Monday, June 14, 2004

Hazelblackberry: what I like about you, senior cits

Dear Nick

Grumpy organised a surprise night out on Saturday night at a jazz show. This show wasn't held down in Freo, where black and a penchant for strange hats would have been de rigueur, but at the Don Russell Performing Arts Centre, deep in the suburban wilds of Thornlie (the DRPAC is a proscenium arch theatre!). Well, it certainly was a surprise - I didn't know that Grumpy even knew where Thornlie was. However, he guided us there unerringly in the faithful mobile, the Georgia Satellite, but did inject a little overkill into the planning as we arrived an hour early. This necessitated a stop for drinks at the Forest Lakes Tavern, a rather pleasant and family-oriented venue. I like a pub where kids can drink a lemon squash and run around while Mum & Dad and Aunty Sheryl & Uncle Max enjoy a smoke and a beer and wait for the local covers band to get started.

It turns out that playing at the DRPAC was the James Morrison (WA) Scholarships Winners Group. (I noted to Grumpy, and I note it here again, that if this talented ensemble is to continue to tour together - and Insya Allah they will - they may wish to consider tweaking that name a little.) I put the WA in brackets so you'd understand that these are the scholarship winners from 1999, 2001, 2002 and 2003 who all happen to come from Western Australia - not wishing to imply that there are scholarship winners from each state each year, which would dilute the wow factor just a little. And wouldn't you know it, they play enough different instruments to form a band. Kismet.

The DRPAC clearly markets itself to the retired end of the market. Grumpy and I have a way of finding ourselves at these events, where the more senior of our fellow citizens run the cold fish eye over us, resenting our young whippersnapper intrusion into their sedate happenings. Something similar happened to us when we went to Norfolk Island. Neither of us was aware it was a retiree destination until we were in the departure lounge at Sydney, tickets in hand and raring to go. It was then we noticed with discomfort the unhappy and perhaps resentful and probably myopic gaze of various seniors-card holders alighting upon us. Unsettling. I still shiver at the thought of it.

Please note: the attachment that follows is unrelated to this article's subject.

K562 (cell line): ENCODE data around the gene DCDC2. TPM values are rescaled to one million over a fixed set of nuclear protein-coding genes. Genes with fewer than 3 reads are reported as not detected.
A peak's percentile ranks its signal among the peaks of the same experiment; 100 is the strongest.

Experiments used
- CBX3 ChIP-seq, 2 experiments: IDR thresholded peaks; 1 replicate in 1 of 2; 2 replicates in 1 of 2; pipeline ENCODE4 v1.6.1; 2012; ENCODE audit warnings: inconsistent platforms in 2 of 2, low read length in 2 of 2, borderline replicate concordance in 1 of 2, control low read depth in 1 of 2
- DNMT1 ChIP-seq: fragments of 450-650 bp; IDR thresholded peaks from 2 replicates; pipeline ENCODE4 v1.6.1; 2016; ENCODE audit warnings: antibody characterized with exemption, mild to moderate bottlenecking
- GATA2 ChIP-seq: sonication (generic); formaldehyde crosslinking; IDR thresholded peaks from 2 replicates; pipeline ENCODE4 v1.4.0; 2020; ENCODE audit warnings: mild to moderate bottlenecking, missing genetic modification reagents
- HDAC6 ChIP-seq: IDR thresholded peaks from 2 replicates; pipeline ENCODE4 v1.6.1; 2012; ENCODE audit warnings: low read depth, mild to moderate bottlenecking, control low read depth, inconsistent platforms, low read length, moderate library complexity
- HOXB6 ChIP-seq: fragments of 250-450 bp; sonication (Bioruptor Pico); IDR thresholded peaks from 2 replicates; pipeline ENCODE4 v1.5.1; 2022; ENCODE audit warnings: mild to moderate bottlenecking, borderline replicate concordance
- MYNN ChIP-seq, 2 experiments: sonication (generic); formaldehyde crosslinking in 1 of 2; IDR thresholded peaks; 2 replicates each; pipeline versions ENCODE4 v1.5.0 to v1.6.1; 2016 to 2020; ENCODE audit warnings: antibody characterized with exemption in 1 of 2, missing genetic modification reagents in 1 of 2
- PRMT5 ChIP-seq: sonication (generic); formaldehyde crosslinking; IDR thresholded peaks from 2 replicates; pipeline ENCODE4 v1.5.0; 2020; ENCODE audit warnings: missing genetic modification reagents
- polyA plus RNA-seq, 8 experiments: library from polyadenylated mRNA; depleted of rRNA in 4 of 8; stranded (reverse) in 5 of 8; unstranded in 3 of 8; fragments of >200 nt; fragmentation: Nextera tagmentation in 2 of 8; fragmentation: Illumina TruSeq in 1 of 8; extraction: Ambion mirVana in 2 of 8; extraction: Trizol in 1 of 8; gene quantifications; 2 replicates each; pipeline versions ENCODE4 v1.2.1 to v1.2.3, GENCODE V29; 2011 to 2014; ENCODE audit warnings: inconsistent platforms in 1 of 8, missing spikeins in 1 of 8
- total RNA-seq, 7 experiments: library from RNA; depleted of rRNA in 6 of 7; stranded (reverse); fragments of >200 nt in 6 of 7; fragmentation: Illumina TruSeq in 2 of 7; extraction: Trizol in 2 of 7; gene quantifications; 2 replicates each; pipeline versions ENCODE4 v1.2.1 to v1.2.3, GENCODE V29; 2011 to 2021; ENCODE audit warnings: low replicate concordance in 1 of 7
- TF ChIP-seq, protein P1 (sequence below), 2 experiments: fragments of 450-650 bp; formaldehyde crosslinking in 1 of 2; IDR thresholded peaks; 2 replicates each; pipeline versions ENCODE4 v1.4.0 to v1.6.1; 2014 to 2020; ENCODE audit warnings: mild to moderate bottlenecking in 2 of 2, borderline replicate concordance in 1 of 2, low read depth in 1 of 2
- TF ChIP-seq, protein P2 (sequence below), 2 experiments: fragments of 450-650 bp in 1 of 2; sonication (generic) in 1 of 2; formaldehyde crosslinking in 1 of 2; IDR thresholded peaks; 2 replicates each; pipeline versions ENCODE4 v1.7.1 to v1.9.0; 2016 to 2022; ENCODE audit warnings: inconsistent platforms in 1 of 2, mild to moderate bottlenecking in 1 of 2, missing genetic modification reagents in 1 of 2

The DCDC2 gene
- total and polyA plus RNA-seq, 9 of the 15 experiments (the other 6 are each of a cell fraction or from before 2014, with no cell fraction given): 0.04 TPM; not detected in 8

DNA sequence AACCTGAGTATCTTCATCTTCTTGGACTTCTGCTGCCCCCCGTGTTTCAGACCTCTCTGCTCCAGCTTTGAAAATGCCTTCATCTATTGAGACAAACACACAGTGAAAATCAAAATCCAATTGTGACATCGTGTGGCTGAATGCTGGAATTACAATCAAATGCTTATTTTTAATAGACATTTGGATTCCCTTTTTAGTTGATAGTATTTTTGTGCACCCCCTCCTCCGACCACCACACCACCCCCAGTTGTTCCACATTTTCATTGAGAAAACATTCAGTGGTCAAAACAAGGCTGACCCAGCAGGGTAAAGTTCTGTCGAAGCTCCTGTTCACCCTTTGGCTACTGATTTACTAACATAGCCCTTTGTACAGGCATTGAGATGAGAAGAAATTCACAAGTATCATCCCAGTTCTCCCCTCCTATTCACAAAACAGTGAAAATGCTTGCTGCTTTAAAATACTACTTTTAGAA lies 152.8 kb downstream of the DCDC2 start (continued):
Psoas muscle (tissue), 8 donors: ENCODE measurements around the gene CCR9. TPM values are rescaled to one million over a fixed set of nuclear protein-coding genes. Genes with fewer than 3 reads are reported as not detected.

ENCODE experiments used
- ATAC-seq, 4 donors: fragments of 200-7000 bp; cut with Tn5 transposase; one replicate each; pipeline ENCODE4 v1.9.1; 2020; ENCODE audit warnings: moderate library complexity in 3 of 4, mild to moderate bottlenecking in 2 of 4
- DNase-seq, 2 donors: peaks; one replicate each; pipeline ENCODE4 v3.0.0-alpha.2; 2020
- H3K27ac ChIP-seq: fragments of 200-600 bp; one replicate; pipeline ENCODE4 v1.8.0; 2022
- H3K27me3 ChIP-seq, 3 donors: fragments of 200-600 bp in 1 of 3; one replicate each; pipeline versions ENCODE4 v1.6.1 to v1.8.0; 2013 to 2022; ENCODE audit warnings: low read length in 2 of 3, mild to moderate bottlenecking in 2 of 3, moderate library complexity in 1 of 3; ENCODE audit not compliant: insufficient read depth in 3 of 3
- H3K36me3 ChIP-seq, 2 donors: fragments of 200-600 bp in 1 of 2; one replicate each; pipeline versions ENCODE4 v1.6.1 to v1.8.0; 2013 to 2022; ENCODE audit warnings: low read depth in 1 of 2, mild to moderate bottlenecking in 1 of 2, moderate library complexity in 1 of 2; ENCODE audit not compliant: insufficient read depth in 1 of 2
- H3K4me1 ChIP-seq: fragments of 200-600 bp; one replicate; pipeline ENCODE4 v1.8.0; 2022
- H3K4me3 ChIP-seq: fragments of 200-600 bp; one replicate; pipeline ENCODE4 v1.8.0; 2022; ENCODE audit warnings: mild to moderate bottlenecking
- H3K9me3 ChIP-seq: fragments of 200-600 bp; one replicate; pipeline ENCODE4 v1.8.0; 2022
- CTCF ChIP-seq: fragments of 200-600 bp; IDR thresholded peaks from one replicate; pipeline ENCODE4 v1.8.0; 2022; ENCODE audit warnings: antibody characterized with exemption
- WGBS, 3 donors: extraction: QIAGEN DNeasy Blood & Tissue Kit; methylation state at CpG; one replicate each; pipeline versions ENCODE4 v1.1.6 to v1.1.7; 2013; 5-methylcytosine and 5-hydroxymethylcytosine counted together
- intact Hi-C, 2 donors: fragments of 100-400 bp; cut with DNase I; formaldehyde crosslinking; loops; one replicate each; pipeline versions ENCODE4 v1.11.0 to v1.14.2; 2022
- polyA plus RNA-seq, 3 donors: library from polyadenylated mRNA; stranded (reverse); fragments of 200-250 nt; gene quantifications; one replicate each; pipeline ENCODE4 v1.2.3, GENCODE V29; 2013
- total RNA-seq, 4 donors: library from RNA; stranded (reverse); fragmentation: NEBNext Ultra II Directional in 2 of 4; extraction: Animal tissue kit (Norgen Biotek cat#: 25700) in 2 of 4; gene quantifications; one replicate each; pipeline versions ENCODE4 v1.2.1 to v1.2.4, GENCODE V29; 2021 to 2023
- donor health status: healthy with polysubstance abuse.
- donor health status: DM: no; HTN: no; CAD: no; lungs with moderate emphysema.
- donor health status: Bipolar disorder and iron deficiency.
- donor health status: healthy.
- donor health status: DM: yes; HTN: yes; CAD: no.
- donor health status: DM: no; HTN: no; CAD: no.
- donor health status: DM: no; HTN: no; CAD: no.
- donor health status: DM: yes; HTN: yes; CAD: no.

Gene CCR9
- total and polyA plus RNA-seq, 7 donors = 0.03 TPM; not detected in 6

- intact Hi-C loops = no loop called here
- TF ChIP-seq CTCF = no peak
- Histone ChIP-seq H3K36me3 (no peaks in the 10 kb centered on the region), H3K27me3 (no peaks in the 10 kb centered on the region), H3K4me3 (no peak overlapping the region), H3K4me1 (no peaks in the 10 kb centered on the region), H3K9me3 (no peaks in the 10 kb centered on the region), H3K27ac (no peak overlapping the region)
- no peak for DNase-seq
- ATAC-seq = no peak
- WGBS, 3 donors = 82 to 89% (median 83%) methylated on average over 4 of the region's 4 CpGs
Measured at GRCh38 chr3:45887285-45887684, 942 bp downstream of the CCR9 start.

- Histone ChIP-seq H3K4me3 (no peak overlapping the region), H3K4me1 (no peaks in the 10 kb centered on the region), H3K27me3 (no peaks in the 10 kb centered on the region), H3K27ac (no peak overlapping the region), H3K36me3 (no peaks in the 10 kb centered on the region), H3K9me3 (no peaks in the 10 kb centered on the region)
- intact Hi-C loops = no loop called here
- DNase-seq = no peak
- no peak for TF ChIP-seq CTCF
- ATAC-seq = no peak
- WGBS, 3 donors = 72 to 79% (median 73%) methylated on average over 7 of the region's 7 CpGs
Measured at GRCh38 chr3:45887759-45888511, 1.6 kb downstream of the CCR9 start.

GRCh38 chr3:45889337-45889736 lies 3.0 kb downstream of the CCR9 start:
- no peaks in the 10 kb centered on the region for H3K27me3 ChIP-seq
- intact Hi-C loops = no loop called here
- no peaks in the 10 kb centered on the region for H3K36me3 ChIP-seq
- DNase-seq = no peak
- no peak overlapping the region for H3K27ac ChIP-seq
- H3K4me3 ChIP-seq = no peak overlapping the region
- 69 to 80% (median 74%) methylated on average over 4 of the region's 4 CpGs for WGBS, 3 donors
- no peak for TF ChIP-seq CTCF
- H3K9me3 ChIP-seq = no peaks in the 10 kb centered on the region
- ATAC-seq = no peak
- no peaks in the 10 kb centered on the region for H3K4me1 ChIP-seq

So at the jazz night the audience was liberally sprinkled with blue rinses and pastel woollies and the sweet sound of dentures being sucked. One old chap in front of us hummed along to all the tunes he knew. It was quite marvellous.

And the music was good. Not that I can speak with any authority on music; but it WAS good. I became quite fixated on the drummer. He reminded me of someone. It wasn't until the next morning I realised it was the drummer-singer from The Romantics. And the bass guitarist was something else. I didn't know that a bass guitar could sound like a lullaby. What a wonderful instrument.

Music and images are so much more powerful than words, don't you think? It would be wonderful to have the ability to conjure up your feelings in sounds or sights. Words only seem to get in the way of themselves.

The best thing about the whole evening, though, was the canteen run in the intermission by three slightly older volunteers called something like Dot, May & June and wearing matching floral aprons. They dispensed tea, coffee, milo or soft drinks with a snack-size packet of biscuits (Orange Slice & Butternut Snap) for the extremely affordable sum of $1.50. That's Australian dollars, Nick. When I bought my drink and biscuits I was feeling a bit devilish. Not realising it was a drink-bickie combo deal I asked for another packet of biscuits. There was a momentary kerfuffle at the counter, Dot conferred with June on the price for another packet of biscuits not being sold with a drink, and with a "pffff" sound and a careless wave of her hand June decreed that the extra biscuits would be FREE. This is the kind of smooth and entrepreneurial operation they were running at half-time.

Even better, within about 5 metres of the canteen one could smell the sweet-acrid smell of scalded milk that is so essential to the whole experience, especially on a cool winter's night.

Hats off to our elders!

Until next time, Nick.

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